1756, North America, Great Lakes region: the seven years' war between the English and the French begins; the native tribes of the place, Wyandot and other peoples of the Iroquois League, carry on their daily activities such as hunting, agriculture, fishing and sacred rituals, against the backdrop of the famous conflict.
This is the setting for Wendake, the first game published by the author Danilo Sabia, published in 2017 by Placentia Games and that it has had enormous (and deserved) success. It is a Eurogame in which each player (from 1 to 4) plays the role of a chieftain and will have to manage every aspect of the life of his people, assigning men and women to the various productive activities and trying, in this way, to obtain more possible points.
It must be said that I was lucky enough to hear the explanation directly from the author, who was so available to attend the evening. Wendake by Ludic Incoming of 25 April; having him at the table enriched the game with several anecdotes regarding the setting and the historical justification of the various game elements.
You have probably heard of it. If you don't know what it is but you are curious to understand why the success of Wendake, here is a general overview of the most original features of the game, which distinguish it from the usual management systems.
The mechanics of the "trio"
First, let's talk about the mechanics. It is a game with the dynamics of worker placement, land control, resource management and warfare, but implemented and merged together in an innovative way. In particular, I refer to the way in which the workers (the cylinders available to the player) must be placed to carry out the actions on the personal board, a 3 × 3 square made up of nine tiles: you cannot choose any combination of tiles, but it is always necessary to form a three of a kind, whether horizontal, diagonal or vertical. Furthermore, all tiles on which a cylinder has been placed must be turned over at the end of the turn, thus giving access to a different action, but at the same time precluding the choice of the same action for two turns in a row. To this is added the possibility of exchanging one card per turn with a different one, which allows more powerful actions: it is evident that the player's choices must take into account many factors and long-term planning is necessary, so as not to find himself without possible useful actions.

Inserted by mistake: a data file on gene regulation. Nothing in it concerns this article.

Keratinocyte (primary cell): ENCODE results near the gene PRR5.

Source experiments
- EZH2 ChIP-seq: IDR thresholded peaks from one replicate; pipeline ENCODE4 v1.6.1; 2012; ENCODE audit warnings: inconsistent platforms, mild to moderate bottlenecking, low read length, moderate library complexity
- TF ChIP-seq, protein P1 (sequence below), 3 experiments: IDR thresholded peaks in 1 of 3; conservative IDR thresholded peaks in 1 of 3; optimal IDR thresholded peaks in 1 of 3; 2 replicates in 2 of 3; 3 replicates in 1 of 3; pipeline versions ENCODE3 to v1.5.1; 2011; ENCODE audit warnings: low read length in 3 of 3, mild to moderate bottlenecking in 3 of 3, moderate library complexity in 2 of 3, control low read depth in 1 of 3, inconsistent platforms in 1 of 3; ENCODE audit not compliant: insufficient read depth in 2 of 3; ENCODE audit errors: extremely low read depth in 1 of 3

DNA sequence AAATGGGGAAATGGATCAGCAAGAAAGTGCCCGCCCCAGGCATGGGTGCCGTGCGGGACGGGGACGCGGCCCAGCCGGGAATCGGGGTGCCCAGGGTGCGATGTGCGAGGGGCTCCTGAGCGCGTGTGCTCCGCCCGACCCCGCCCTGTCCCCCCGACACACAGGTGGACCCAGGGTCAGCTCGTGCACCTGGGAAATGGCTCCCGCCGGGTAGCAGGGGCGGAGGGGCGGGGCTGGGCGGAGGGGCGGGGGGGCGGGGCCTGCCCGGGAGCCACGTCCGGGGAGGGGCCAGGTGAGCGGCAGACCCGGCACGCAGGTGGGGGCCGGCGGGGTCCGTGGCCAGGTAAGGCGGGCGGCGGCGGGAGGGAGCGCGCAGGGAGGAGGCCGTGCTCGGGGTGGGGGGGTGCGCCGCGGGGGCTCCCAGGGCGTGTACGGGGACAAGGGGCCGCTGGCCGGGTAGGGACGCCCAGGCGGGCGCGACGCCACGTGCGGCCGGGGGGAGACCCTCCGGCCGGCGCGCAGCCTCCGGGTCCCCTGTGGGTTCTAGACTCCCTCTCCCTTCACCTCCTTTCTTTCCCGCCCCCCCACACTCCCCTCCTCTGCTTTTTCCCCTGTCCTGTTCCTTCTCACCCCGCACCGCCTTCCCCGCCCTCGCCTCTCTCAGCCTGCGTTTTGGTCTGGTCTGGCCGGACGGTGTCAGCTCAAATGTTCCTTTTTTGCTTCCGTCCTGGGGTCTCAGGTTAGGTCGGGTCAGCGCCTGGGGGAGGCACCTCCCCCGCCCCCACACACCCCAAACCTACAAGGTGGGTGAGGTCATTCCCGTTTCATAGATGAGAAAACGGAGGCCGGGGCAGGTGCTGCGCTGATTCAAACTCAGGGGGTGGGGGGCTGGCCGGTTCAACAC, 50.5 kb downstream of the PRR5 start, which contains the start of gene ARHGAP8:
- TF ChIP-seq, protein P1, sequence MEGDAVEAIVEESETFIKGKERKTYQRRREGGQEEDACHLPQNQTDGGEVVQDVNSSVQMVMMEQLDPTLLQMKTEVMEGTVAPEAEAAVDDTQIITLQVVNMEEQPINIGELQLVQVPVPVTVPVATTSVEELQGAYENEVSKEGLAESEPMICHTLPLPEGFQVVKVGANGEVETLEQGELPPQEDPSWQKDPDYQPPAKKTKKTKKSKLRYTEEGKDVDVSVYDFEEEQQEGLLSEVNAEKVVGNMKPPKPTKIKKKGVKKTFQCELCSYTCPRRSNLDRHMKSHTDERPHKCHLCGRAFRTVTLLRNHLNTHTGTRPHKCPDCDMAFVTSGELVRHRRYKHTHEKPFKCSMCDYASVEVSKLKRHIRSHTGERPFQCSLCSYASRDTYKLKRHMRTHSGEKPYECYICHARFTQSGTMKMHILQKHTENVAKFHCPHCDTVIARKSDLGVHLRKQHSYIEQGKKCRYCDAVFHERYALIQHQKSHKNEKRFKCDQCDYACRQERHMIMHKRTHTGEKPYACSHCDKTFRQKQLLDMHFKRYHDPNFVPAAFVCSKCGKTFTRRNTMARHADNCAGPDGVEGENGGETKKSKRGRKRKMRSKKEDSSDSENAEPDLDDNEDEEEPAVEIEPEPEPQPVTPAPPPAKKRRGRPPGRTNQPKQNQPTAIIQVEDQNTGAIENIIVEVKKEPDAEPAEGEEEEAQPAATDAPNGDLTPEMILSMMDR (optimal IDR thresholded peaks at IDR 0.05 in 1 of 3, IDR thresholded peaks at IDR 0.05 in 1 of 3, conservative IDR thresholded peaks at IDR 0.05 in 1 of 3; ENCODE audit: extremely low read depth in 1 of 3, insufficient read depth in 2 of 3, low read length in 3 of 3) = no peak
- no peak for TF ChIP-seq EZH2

The scoring system
Secondly, the system for scoring and determining the winner is original. The object of the game is to be able to score the most points by advancing on four tracks, which represent four spheres of life of our tribe: trade, ritual, war and sacred masks. These spheres are randomly coupled to each other at the start of the game and the final score will not be given by the total number of points obtained: in fact, for each pair of tracks, only the lowest score is considered. In other words, you need to grow in a balanced way on all four spheres to optimize your score.
I would also like to say a few words for the setting: you really hear a lot during the game and this is at least anomalous for a eurogame. In my opinion it is that extra something that enriches the game, which helps to make the players identify with their role as chieftain and consequently avoids the "coldness" found in some management systems of the same type. I add that in addition to the game manual, a booklet is included containing brief information about the life of the Wyandot: for the most curious or history buffs it is certainly an appreciable detail.
Let's sum up: who will love Wendake
The three aspects I wanted to focus on are certainly not the only merits of the game. In Wendake we find a skilful blend of many elements, from resource optimization to the tactical use of warfare. I would like to recommend it to all those who particularly appreciate management systems but do not want to play a "group solitaire" and to those who want to try a game that is simple in mechanics but very deep and with a limited duration.